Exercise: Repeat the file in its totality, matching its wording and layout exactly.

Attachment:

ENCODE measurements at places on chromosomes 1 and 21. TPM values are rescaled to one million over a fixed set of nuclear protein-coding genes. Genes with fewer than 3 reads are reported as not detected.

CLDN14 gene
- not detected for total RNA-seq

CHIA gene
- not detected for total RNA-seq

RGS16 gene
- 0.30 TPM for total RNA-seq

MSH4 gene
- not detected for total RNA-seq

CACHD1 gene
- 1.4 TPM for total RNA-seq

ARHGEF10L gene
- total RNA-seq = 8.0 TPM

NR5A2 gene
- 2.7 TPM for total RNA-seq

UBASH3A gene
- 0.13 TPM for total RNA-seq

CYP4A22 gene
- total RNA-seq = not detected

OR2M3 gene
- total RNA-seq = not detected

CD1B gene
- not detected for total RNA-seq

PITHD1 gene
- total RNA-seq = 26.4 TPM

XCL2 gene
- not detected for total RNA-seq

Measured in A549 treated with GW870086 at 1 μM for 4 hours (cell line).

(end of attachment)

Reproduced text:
ENCODE measurements at places on chromosomes 1 and 21. TPM values are rescaled to one million over a fixed set of nuclear protein-coding genes. Genes with fewer than 3 reads are reported as not detected.

CLDN14 gene
- not detected for total RNA-seq

CHIA gene
- not detected for total RNA-seq

RGS16 gene
- 0.30 TPM for total RNA-seq

MSH4 gene
- not detected for total RNA-seq

CACHD1 gene
- 1.4 TPM for total RNA-seq

ARHGEF10L gene
- total RNA-seq = 8.0 TPM

NR5A2 gene
- 2.7 TPM for total RNA-seq

UBASH3A gene
- 0.13 TPM for total RNA-seq

CYP4A22 gene
- total RNA-seq = not detected

OR2M3 gene
- total RNA-seq = not detected

CD1B gene
- not detected for total RNA-seq

PITHD1 gene
- total RNA-seq = 26.4 TPM

XCL2 gene
- not detected for total RNA-seq

Measured in A549 treated with GW870086 at 1 μM for 4 hours (cell line).